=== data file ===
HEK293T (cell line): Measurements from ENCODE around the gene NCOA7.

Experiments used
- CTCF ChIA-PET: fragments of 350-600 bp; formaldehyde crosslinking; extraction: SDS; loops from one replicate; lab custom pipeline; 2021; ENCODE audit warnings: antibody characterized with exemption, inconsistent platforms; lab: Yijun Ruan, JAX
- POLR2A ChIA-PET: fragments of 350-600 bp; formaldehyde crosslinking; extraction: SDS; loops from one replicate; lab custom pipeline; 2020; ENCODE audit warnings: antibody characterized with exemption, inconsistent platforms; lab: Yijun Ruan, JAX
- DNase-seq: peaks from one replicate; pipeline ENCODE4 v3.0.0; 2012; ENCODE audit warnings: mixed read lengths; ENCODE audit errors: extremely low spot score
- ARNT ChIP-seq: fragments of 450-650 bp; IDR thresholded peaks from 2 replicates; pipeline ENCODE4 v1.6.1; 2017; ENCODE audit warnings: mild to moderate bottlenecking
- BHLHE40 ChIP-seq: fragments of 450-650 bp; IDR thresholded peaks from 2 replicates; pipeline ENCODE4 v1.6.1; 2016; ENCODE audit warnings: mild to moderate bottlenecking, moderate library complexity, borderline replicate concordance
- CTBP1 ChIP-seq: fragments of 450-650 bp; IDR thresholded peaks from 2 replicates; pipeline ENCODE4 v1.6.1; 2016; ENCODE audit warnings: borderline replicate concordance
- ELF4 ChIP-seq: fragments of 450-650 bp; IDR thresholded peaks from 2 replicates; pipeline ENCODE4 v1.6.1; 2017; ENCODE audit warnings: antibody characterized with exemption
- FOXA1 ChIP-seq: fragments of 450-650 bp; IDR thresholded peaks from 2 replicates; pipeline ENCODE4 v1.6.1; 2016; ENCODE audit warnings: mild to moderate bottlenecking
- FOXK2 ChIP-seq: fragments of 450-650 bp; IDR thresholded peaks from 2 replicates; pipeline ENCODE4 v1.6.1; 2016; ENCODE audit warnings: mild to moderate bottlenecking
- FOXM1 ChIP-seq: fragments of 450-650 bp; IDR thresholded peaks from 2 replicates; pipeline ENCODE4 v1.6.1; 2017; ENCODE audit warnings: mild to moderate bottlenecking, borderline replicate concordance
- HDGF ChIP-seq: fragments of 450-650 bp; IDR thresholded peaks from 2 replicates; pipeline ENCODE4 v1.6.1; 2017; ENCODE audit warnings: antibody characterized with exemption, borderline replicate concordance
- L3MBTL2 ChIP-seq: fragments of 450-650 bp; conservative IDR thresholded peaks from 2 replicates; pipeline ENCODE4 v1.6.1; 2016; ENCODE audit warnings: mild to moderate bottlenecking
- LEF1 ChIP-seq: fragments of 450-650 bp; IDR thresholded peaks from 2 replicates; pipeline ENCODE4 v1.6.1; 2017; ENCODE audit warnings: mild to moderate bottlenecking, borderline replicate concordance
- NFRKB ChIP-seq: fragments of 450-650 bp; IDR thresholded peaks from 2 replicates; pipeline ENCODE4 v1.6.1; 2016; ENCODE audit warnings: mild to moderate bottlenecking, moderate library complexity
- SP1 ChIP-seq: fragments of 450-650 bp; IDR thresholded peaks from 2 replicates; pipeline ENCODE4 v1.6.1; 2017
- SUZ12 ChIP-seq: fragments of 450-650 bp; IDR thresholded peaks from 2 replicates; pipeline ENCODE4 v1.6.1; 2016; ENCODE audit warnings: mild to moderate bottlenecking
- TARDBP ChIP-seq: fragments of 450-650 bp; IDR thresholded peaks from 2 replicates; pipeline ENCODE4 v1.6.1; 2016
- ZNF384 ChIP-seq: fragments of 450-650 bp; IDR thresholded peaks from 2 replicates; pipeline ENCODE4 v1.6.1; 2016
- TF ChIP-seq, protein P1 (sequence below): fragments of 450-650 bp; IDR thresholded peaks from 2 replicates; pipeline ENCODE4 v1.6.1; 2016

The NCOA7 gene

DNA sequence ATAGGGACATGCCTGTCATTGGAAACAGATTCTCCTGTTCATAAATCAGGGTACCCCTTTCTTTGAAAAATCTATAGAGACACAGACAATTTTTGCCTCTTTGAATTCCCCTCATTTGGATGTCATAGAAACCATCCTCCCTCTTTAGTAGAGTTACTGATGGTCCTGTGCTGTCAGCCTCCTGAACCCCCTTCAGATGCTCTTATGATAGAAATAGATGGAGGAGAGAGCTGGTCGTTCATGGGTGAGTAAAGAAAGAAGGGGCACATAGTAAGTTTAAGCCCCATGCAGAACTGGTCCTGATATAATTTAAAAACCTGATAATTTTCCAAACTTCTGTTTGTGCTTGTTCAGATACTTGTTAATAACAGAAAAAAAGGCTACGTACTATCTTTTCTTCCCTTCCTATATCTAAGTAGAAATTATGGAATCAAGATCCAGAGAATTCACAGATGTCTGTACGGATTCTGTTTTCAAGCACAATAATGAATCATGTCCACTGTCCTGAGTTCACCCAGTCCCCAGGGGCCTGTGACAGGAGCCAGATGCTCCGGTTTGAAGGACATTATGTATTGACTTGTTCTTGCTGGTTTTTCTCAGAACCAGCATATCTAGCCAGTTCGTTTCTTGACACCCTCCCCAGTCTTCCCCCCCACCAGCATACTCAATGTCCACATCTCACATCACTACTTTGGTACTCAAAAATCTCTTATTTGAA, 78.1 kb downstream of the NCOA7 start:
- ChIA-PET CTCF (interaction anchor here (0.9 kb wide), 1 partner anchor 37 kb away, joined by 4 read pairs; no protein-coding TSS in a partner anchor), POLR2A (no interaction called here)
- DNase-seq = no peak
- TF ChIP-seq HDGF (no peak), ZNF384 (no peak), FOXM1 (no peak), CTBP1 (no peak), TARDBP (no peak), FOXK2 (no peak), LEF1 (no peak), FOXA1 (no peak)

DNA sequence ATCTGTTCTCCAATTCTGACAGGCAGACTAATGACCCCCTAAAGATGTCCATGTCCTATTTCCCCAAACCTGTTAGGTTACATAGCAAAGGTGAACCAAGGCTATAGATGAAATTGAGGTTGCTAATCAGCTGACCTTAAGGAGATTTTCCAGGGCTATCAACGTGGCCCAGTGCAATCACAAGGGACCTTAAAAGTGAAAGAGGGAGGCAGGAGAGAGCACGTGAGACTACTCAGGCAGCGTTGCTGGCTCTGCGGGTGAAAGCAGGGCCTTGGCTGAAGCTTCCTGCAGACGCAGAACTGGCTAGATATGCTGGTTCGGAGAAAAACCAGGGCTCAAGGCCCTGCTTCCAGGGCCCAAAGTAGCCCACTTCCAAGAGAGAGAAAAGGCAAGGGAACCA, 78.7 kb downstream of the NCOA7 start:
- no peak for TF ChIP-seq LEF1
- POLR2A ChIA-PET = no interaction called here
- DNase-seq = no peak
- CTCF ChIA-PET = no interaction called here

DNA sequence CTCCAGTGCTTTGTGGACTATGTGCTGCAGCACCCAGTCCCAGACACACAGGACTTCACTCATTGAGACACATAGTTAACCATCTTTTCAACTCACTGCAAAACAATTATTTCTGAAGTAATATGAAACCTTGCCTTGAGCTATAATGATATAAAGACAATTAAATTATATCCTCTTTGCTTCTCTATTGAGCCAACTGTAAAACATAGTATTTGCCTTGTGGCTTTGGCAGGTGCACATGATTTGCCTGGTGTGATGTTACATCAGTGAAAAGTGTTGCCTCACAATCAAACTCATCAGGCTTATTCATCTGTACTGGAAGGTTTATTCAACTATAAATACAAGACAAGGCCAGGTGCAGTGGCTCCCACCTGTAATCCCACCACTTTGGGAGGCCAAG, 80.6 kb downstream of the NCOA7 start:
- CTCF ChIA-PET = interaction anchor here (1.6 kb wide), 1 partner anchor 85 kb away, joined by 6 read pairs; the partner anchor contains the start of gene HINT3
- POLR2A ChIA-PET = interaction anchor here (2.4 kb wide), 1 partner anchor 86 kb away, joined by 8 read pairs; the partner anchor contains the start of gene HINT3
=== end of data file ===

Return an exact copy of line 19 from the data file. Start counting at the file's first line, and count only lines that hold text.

- TARDBP ChIP-seq: fragments of 450-650 bp; IDR thresholded peaks from 2 replicates; pipeline ENCODE4 v1.6.1; 2016